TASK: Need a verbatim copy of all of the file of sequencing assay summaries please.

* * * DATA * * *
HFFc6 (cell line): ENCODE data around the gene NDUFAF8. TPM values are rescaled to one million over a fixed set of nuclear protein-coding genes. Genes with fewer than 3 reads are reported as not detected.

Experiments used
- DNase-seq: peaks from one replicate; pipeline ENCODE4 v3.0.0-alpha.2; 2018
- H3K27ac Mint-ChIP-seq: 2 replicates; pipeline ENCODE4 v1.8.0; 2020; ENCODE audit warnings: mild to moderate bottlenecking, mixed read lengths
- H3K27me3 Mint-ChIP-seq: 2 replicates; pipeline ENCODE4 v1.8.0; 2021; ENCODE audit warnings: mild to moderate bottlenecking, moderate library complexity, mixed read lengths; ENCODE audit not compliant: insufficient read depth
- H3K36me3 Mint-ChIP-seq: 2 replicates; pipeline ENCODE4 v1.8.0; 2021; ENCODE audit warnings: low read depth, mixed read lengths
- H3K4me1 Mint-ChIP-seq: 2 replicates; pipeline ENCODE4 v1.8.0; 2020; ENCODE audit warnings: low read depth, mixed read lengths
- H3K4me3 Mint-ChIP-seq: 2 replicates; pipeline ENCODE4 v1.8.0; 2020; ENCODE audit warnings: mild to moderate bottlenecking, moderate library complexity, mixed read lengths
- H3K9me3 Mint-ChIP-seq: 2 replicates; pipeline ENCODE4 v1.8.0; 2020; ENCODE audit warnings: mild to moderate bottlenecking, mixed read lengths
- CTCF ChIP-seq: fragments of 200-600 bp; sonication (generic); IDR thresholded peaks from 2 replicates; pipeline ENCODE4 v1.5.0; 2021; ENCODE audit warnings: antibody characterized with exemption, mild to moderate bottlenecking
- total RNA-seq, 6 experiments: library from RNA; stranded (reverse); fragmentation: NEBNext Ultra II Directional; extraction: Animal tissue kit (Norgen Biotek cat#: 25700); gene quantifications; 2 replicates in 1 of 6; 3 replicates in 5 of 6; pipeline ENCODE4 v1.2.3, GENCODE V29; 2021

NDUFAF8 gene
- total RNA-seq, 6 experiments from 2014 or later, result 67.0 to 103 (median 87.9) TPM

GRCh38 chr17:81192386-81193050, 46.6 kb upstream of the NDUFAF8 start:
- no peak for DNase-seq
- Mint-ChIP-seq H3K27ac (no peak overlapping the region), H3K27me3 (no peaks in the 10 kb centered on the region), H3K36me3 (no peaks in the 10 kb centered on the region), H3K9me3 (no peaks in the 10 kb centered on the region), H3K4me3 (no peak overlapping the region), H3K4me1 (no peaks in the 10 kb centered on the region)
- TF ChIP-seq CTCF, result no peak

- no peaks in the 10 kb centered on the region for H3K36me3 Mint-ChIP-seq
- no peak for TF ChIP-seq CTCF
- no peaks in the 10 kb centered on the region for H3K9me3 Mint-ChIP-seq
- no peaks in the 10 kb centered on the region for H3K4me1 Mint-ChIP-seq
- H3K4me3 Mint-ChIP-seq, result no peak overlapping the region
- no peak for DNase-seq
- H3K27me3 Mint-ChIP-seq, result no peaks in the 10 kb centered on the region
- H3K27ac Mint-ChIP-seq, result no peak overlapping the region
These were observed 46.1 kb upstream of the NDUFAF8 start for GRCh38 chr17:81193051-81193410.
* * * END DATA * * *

HFFc6 (cell line): ENCODE data around the gene NDUFAF8. TPM values are rescaled to one million over a fixed set of nuclear protein-coding genes. Genes with fewer than 3 reads are reported as not detected.

Experiments used
- DNase-seq: peaks from one replicate; pipeline ENCODE4 v3.0.0-alpha.2; 2018
- H3K27ac Mint-ChIP-seq: 2 replicates; pipeline ENCODE4 v1.8.0; 2020; ENCODE audit warnings: mild to moderate bottlenecking, mixed read lengths
- H3K27me3 Mint-ChIP-seq: 2 replicates; pipeline ENCODE4 v1.8.0; 2021; ENCODE audit warnings: mild to moderate bottlenecking, moderate library complexity, mixed read lengths; ENCODE audit not compliant: insufficient read depth
- H3K36me3 Mint-ChIP-seq: 2 replicates; pipeline ENCODE4 v1.8.0; 2021; ENCODE audit warnings: low read depth, mixed read lengths
- H3K4me1 Mint-ChIP-seq: 2 replicates; pipeline ENCODE4 v1.8.0; 2020; ENCODE audit warnings: low read depth, mixed read lengths
- H3K4me3 Mint-ChIP-seq: 2 replicates; pipeline ENCODE4 v1.8.0; 2020; ENCODE audit warnings: mild to moderate bottlenecking, moderate library complexity, mixed read lengths
- H3K9me3 Mint-ChIP-seq: 2 replicates; pipeline ENCODE4 v1.8.0; 2020; ENCODE audit warnings: mild to moderate bottlenecking, mixed read lengths
- CTCF ChIP-seq: fragments of 200-600 bp; sonication (generic); IDR thresholded peaks from 2 replicates; pipeline ENCODE4 v1.5.0; 2021; ENCODE audit warnings: antibody characterized with exemption, mild to moderate bottlenecking
- total RNA-seq, 6 experiments: library from RNA; stranded (reverse); fragmentation: NEBNext Ultra II Directional; extraction: Animal tissue kit (Norgen Biotek cat#: 25700); gene quantifications; 2 replicates in 1 of 6; 3 replicates in 5 of 6; pipeline ENCODE4 v1.2.3, GENCODE V29; 2021

NDUFAF8 gene
- total RNA-seq, 6 experiments from 2014 or later, result 67.0 to 103 (median 87.9) TPM

GRCh38 chr17:81192386-81193050, 46.6 kb upstream of the NDUFAF8 start:
- no peak for DNase-seq
- Mint-ChIP-seq H3K27ac (no peak overlapping the region), H3K27me3 (no peaks in the 10 kb centered on the region), H3K36me3 (no peaks in the 10 kb centered on the region), H3K9me3 (no peaks in the 10 kb centered on the region), H3K4me3 (no peak overlapping the region), H3K4me1 (no peaks in the 10 kb centered on the region)
- TF ChIP-seq CTCF, result no peak

- no peaks in the 10 kb centered on the region for H3K36me3 Mint-ChIP-seq
- no peak for TF ChIP-seq CTCF
- no peaks in the 10 kb centered on the region for H3K9me3 Mint-ChIP-seq
- no peaks in the 10 kb centered on the region for H3K4me1 Mint-ChIP-seq
- H3K4me3 Mint-ChIP-seq, result no peak overlapping the region
- no peak for DNase-seq
- H3K27me3 Mint-ChIP-seq, result no peaks in the 10 kb centered on the region
- H3K27ac Mint-ChIP-seq, result no peak overlapping the region
These were observed 46.1 kb upstream of the NDUFAF8 start for GRCh38 chr17:81193051-81193410.